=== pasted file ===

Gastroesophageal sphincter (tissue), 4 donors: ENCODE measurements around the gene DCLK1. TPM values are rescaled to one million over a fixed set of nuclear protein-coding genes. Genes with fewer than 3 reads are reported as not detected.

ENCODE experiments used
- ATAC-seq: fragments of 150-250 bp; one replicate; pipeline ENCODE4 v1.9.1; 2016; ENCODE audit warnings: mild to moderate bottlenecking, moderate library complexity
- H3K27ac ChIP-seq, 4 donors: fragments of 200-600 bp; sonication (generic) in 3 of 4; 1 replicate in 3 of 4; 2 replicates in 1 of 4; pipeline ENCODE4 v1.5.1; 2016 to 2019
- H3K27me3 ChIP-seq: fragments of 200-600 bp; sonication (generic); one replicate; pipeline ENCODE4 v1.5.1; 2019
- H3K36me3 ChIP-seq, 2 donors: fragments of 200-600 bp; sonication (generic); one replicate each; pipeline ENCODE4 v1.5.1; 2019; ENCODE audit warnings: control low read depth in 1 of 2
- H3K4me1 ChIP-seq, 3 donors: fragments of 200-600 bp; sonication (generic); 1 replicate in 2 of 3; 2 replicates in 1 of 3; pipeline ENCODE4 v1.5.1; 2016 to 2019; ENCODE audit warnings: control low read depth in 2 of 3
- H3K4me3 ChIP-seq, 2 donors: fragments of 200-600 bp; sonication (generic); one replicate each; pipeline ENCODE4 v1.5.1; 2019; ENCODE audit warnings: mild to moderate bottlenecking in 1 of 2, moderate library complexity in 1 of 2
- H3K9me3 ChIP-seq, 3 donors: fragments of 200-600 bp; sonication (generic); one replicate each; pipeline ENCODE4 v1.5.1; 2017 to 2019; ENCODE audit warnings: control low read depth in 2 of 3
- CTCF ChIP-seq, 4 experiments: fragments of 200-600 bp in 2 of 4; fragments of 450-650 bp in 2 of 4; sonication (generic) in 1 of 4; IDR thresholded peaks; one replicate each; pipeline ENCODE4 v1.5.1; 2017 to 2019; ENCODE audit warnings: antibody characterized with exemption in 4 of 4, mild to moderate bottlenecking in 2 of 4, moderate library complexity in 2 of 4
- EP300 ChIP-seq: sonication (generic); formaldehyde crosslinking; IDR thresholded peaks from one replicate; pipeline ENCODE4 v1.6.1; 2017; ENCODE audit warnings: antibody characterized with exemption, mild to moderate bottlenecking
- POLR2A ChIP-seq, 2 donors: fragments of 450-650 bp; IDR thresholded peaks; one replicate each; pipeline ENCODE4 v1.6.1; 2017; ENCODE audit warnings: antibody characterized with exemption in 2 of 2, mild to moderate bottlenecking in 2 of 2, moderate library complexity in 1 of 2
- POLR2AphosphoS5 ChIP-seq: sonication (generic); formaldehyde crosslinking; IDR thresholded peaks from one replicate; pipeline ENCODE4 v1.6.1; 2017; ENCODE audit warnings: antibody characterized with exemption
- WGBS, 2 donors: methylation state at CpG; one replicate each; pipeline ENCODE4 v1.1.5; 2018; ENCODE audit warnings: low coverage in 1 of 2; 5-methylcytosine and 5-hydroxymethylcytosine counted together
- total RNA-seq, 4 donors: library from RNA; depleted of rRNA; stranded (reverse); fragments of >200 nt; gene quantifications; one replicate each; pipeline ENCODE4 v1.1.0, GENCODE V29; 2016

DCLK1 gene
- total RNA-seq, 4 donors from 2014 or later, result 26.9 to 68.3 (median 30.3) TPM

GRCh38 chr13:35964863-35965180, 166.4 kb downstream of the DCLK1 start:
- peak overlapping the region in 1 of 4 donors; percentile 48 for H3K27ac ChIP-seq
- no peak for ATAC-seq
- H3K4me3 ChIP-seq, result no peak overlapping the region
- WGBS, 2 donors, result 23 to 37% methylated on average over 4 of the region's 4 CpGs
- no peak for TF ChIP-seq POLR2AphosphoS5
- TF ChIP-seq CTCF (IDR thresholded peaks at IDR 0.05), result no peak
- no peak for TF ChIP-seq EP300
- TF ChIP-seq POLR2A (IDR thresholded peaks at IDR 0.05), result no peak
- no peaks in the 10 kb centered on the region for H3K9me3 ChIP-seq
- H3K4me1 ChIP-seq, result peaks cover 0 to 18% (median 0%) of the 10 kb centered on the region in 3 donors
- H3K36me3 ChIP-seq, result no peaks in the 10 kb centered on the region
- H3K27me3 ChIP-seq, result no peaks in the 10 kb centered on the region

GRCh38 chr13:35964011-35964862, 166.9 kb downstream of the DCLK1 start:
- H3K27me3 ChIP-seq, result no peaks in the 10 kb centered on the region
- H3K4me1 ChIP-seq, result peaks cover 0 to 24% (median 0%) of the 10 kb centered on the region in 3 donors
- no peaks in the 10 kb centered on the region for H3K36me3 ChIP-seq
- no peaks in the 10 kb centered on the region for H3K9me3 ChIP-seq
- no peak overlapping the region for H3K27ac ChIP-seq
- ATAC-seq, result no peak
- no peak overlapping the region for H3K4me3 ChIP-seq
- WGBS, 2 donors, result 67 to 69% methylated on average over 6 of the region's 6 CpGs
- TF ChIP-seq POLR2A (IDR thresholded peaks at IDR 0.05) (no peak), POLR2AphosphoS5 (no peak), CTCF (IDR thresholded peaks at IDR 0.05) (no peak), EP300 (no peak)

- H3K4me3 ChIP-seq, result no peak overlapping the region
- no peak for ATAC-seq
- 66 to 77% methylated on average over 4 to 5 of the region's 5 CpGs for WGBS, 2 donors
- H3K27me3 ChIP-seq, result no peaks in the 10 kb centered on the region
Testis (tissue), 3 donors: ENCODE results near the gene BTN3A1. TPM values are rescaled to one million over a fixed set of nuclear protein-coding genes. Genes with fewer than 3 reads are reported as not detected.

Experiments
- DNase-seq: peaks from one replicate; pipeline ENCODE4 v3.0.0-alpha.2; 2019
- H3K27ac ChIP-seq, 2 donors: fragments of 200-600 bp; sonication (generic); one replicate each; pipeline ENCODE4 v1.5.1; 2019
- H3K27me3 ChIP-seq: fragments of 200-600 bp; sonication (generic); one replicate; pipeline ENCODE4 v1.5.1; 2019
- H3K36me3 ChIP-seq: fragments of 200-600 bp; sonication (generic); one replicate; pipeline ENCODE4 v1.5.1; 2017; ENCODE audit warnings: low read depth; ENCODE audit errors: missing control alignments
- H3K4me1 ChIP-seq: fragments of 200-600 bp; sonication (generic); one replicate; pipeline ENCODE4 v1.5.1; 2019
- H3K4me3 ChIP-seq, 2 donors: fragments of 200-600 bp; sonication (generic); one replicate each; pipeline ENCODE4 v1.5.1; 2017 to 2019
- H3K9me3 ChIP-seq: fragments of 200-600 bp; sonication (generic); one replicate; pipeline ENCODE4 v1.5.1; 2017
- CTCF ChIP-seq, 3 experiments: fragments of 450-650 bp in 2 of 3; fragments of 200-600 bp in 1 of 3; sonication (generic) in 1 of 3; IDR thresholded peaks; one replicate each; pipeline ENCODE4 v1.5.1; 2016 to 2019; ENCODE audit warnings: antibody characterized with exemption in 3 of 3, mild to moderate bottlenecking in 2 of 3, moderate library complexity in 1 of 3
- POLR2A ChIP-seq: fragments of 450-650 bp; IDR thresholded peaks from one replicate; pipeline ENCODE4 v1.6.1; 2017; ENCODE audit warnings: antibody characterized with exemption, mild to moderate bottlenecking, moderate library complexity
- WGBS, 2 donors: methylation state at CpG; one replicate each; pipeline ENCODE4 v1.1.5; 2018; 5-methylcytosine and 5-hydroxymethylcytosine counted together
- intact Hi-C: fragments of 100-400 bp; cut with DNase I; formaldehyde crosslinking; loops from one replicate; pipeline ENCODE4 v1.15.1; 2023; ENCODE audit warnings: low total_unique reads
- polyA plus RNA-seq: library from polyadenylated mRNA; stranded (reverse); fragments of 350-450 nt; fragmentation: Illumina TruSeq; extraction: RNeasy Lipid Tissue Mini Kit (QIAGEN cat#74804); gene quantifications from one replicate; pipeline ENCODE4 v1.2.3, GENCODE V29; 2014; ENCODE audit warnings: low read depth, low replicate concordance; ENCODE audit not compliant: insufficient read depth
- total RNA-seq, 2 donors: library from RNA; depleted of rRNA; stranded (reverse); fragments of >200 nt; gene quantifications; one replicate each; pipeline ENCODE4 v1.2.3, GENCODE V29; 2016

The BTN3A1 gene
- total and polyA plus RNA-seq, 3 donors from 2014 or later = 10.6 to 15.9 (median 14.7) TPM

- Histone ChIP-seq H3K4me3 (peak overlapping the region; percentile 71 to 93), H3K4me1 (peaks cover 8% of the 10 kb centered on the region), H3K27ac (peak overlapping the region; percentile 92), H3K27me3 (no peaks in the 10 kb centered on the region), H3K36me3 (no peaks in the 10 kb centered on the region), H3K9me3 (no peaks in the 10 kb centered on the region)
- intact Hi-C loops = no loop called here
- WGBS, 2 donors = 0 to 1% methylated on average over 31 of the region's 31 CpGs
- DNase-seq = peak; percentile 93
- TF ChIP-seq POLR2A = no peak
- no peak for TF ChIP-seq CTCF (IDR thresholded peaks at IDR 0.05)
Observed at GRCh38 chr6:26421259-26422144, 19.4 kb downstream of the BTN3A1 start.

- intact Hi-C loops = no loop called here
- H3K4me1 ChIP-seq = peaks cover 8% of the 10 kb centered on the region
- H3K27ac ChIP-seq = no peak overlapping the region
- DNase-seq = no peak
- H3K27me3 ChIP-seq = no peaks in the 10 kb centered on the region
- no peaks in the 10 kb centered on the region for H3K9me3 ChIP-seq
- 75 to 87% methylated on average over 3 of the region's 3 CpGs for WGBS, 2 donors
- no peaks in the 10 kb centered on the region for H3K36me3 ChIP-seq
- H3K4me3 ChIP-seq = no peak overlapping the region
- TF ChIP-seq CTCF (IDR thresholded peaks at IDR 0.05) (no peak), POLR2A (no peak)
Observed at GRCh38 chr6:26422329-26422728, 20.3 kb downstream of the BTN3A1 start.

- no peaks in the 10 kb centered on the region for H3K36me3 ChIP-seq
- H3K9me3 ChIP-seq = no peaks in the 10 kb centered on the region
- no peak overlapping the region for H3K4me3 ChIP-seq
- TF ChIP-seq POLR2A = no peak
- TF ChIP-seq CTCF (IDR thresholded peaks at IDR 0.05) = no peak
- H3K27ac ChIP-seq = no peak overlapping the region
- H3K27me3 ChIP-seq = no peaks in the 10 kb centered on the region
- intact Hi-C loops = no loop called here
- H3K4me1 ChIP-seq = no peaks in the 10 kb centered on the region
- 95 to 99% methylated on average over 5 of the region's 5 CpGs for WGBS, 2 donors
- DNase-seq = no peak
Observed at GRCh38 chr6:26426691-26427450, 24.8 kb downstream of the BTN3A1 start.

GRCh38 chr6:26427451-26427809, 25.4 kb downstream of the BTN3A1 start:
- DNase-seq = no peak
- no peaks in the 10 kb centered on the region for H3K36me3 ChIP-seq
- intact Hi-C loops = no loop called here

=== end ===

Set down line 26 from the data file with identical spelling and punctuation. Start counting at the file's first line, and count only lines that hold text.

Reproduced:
- TF ChIP-seq POLR2A (IDR thresholded peaks at IDR 0.05), result no peak